The Greek economic crisis led to devastating cuts in social services, including preschool childcare – but a new model of education is now emerging, with parents forming a co-operative to fill the gap.
The Halandri Parents Social Cooperative Enterprise is only the second co-operative care-giving enterprise in Greece – the first was established on Crete a few years ago – and offers a platform for parents to share information about preschool, primary and secondary education.
It started life in 2011, when parents in the Athens suburb of Halandri formed a committee to oppose the closure of a number of preschool nurseries. At the time, there were more than 2,000 preschool-aged children in the city while five out of nine public nurseries had been shut down, leaving expensive private nurseries as the only alternative for most parents.
“Free, public school services have collapsed – it’s a combination of services not working properly, cuts, and standards not kept – in some cases, they should be closed,” said Dinos Palyvos, a teacher and translator who helped set up the co-op. The team also includes two engineers, two translators, an illustrator, a graphic designer and two teachers.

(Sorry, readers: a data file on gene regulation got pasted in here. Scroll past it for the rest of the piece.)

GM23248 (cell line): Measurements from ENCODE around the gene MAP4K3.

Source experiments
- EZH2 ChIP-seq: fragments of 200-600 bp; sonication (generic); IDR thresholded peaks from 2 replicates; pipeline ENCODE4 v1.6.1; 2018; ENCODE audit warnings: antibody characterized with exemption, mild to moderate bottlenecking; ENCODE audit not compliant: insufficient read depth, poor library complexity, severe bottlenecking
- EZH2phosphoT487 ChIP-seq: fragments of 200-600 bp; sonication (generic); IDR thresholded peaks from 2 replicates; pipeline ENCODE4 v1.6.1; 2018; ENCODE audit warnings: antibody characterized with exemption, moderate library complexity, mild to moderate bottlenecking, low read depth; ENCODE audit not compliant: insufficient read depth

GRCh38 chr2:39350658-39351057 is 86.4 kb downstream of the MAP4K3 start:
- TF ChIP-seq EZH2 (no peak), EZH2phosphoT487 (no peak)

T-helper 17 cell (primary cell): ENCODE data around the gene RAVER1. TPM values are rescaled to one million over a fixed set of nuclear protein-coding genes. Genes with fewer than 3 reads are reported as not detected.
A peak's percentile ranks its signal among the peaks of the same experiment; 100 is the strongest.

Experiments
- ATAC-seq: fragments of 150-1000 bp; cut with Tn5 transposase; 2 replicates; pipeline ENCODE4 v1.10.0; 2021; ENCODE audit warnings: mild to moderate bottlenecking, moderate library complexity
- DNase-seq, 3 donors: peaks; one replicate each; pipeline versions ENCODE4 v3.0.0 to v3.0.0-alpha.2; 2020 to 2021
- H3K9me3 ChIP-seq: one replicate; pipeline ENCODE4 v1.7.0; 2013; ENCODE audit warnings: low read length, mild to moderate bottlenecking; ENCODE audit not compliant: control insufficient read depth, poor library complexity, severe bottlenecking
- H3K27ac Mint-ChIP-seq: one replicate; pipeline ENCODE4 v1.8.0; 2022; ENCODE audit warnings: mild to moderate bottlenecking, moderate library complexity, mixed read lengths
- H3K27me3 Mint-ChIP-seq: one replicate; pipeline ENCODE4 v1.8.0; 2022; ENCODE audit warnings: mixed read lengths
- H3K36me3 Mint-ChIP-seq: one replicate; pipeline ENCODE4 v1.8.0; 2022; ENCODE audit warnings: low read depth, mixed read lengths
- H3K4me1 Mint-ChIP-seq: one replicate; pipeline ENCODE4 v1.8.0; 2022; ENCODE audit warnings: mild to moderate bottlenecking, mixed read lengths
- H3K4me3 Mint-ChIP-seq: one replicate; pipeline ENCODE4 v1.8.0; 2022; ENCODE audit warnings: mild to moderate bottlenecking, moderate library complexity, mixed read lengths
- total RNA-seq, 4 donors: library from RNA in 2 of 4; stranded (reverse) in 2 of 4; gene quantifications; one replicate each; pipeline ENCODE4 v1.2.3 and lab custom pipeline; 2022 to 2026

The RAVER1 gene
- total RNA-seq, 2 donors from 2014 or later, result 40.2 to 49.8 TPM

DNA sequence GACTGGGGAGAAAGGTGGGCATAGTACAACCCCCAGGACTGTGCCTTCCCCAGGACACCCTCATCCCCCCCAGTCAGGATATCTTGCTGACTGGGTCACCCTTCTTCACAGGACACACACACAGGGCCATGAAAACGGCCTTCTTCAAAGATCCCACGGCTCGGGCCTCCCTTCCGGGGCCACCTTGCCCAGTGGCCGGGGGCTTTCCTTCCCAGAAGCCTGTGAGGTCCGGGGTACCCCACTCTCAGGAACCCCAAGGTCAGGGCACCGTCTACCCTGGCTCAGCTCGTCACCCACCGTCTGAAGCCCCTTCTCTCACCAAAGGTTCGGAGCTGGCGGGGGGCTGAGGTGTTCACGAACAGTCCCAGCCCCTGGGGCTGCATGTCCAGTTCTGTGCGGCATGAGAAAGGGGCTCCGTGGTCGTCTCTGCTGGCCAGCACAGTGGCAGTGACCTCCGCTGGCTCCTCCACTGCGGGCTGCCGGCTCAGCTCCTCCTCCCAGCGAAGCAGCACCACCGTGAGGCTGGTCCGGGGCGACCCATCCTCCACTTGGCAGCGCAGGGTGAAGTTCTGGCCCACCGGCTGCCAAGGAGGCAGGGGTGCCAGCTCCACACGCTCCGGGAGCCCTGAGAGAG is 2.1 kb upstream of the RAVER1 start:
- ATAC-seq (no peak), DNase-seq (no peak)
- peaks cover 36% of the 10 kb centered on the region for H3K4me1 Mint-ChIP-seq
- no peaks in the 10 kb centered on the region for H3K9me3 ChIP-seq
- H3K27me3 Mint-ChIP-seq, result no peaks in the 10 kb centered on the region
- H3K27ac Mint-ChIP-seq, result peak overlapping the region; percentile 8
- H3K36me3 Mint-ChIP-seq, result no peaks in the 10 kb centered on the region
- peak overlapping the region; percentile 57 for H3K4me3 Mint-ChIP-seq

In a bid to change the way education is delivered, the co-op has developed a number of projects, including a co-operative school of private tuition, which was opened two years ago. It has already doubled its number of students, and teachers’ wages are significantly higher than the market average.